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The Spring of Generosity

“People say we are overstating the importance of technology in giving. I say, you ain’t seen nothin’ yet.” British charity tech guru Steve Bridger was in bullish form this Thursday morning, September 29th, at the Gulbenkian Foundation in London’s trendy Hoxton Square, just around the corner from the British tech hub known as ‘silicon roundabout’. Bridger is here to launch ‘Spring’*, a new project to promote giving online and through mobile phones run by the Big Society Network (a nonprofit that is increasingly the brains trust of British Prime Minister David Cameron’s Big Society project).

“We desperately need new ways to reach out and get people to support charities,” warns Steve Moore, the CEO of the Big Society Network, pointing to the impact of the dire economic circumstances on public spending . Yet the fiscal gloom cannot keep the irrepressible Ulsterman from seeing the bright side. “There’s a vibrant network of people using new technologies to get people to give”, he enthuses. “We are issuing an invitation to join us in this conversation.”

Much of the success of this initiative will depend on the nature of that conversation. We believe that a “mass philanthrocapitalism” which harnesses social media to mobilise and organise ordinary givers has enormous potential, as evidenced by the success of organisations such as Kiva.org and DonorsChoose in the United States. But getting this right is not proving as straightforward as many charities had hoped, as Bridger noted. If Spring is to figure out how to unleash the full potential of online giving, the conversation needs to have three characteristics:

First, it must not shy away from tough topics. There is certainly a lot of experimentation taking place with online giving in the UK (check out local giving, seethediffeence.org and givey, for example). All, no doubt, dream of becoming the eBay or Amazon of giving. But, whereas for-profit dotcoms are the children of a ferociously competitive market in which failure comes thick and fast, donor-backed projects tend to fail slowly. Spring needs to dig out the lessons of what does and, perhaps more importantly, what does not work.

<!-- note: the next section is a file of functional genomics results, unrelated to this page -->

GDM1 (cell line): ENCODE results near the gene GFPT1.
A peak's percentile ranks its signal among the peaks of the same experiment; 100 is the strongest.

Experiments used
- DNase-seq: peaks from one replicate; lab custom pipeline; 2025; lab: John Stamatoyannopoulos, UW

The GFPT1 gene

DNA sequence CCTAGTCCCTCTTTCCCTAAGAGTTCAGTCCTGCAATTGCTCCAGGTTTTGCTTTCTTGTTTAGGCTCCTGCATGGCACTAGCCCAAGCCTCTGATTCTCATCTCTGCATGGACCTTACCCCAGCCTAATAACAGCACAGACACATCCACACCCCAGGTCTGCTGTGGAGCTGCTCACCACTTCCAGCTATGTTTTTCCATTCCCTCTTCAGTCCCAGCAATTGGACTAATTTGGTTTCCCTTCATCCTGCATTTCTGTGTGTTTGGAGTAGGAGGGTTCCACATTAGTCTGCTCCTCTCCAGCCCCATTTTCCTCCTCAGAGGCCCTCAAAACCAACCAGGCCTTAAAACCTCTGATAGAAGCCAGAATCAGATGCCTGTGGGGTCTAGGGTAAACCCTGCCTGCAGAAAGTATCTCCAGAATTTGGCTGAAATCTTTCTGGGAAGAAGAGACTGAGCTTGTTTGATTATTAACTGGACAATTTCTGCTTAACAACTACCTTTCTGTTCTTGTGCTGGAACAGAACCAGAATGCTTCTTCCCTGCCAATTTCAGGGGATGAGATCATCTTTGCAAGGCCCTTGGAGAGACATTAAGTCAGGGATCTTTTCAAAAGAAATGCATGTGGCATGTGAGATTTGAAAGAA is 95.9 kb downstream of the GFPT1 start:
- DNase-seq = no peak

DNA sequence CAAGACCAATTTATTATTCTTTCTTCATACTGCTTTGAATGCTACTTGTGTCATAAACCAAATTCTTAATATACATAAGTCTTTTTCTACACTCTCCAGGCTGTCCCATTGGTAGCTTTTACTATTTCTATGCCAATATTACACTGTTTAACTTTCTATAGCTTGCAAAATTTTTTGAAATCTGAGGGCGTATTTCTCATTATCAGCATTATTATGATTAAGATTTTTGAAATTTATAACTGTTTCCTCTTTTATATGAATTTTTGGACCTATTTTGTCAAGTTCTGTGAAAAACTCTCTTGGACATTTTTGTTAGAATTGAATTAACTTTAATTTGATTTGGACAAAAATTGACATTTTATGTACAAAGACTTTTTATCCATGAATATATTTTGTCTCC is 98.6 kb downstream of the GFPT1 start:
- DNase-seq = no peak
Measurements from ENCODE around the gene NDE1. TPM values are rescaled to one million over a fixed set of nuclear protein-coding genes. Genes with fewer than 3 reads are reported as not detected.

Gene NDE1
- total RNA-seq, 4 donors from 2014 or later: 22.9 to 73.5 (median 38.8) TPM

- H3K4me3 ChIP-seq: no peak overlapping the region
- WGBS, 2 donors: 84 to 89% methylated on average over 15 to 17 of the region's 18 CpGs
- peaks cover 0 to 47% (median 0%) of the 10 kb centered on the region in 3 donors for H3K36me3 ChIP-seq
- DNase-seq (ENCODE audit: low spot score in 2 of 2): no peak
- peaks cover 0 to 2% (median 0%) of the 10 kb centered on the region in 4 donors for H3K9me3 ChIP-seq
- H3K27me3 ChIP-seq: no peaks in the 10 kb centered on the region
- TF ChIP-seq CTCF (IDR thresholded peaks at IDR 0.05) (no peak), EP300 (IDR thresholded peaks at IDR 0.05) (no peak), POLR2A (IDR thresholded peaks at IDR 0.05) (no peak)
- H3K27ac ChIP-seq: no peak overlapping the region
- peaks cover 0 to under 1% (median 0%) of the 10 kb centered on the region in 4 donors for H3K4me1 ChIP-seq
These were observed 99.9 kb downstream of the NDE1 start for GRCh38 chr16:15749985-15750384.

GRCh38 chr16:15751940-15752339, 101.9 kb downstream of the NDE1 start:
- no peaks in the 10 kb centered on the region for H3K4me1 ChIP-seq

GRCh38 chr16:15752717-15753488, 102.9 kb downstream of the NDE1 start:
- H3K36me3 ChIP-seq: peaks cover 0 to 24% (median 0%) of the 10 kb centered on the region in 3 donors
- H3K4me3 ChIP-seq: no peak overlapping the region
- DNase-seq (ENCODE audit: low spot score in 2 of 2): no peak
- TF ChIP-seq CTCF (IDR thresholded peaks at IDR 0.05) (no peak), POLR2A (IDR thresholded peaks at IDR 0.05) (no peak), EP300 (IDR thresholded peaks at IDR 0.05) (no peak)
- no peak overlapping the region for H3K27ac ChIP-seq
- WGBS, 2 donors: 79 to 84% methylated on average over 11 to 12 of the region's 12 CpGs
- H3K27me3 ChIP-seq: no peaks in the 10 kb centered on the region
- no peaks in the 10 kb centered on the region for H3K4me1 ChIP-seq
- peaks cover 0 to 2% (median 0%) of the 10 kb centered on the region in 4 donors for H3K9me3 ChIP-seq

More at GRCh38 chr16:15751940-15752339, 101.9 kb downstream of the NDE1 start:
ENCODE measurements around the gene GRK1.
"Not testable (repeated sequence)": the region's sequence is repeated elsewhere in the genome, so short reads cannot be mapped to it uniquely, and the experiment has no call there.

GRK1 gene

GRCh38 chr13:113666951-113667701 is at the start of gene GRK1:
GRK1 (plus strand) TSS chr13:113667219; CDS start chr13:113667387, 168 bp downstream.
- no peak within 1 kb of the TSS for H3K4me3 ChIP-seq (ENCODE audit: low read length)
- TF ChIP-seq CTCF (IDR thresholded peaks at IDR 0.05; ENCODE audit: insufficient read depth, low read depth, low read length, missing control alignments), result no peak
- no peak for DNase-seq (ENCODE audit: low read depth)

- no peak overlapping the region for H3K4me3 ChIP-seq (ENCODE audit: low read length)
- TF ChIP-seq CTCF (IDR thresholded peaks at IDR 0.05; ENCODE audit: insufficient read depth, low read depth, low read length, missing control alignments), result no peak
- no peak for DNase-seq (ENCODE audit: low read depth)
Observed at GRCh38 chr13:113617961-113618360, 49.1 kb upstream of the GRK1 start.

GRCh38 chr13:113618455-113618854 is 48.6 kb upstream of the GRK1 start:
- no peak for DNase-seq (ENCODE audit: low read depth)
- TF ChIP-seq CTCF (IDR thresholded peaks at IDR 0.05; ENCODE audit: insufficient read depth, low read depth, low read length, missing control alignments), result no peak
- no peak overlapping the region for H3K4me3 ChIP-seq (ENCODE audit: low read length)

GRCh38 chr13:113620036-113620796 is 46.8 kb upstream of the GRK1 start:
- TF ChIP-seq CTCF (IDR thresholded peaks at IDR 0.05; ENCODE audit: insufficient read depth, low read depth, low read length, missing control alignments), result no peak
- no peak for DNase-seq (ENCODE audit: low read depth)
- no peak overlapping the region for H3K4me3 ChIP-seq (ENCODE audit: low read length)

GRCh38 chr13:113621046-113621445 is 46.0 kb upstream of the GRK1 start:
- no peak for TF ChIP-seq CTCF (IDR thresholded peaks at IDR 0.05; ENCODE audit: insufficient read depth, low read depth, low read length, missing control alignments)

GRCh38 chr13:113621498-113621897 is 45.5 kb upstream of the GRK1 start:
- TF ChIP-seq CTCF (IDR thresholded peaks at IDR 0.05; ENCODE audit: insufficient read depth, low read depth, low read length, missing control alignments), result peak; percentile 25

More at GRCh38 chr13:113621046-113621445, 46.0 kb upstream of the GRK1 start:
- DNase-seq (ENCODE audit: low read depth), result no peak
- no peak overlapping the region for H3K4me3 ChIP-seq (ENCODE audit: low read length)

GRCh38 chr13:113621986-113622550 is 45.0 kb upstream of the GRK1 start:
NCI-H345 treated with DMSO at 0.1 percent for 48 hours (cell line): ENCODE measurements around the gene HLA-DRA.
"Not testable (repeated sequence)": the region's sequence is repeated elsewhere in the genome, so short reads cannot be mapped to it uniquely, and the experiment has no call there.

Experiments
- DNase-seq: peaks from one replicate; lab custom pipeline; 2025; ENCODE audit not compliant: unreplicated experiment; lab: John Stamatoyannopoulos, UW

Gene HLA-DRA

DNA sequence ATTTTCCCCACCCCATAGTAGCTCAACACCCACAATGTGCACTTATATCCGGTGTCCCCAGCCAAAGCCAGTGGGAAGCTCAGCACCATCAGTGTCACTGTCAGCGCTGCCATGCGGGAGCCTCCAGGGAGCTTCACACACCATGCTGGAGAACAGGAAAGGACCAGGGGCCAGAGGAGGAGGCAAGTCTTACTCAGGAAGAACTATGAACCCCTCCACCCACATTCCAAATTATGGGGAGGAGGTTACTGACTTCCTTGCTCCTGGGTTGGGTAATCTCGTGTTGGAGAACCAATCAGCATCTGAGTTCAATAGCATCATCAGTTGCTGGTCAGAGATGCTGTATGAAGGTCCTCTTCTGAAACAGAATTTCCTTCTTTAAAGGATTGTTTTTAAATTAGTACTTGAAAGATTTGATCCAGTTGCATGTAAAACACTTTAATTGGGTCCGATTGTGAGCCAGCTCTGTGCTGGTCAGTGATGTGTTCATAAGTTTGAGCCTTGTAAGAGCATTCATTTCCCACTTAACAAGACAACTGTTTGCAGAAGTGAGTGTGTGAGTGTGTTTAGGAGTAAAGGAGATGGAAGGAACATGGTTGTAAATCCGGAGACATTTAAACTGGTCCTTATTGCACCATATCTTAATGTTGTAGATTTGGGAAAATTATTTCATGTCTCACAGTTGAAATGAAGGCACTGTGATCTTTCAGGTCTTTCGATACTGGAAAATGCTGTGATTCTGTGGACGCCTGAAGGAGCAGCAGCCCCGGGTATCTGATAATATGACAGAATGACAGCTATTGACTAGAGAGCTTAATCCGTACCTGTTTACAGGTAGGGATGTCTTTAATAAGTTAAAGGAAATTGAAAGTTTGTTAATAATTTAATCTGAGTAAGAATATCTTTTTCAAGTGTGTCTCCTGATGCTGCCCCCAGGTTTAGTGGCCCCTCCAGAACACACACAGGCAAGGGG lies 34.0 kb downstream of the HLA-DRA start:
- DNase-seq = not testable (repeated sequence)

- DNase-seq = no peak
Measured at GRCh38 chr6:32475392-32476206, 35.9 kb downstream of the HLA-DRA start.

Second, it must be imaginative. A lot of giving websites are just that, using the internet to get the public to give through a new medium, rather than changing the way in which people support good causes. Spring needs to explore completely different ways of raising money for new causes, for example through gaming. Just last week, the PlayMob, one of the tech companies at silicon roundabout, launched a new platform to use online gaming to raise money, not through donations but by getting gamers to buy products that support a good cause. For those of us mystified by the joys of Farmville and bemused that any Old (Apple)MacDonald would pay real money for, say, a digital cow for his digital farm, this all seems pretty odd. Yet gamers are expected to spend more than $2 billion this year on virtual stuff. The PlayMob‘s ‘Giverboard’ platform is there to try to skim off some of that for good causes, starting with selling a Soup Can Hat (price $5.50) in the Parallel Kingdom game to raise money for feeding programmes in Africa run by SOS Children. Easy money? Not at all, says Jude Ower, the CEO of PlayMob: successful fundraising in these virtual worlds must go with the grain of the games and will only work if it enriches the gamers’ experience. But if the forces of fun can be harnessed to doing good, the potential could be enormous.

Finally, Spring must be ready to be disruptive. Kiva and DonorsChoose have been successful because they offer the giver a completely different experience. They connect donor and recipient and help donors see what their gifts have achieved in a way that is not possible when giving to a traditional charity. (Kiva, in particular, has also made a virtue of transparency, which is not always the strong suit of nonprofits.) Maybe the potential of online giving is going to be fulfilled not merely as a fundraising tool for charities but, rather, as a disruptive technology that disintermediates charities and creates new networks for doing good. Spring needs to be ready to ruffle a few feathers. to help that happen.

Here’s to a great conversation!
 
*Disclosure: Michael will be one of the advisers to this project.

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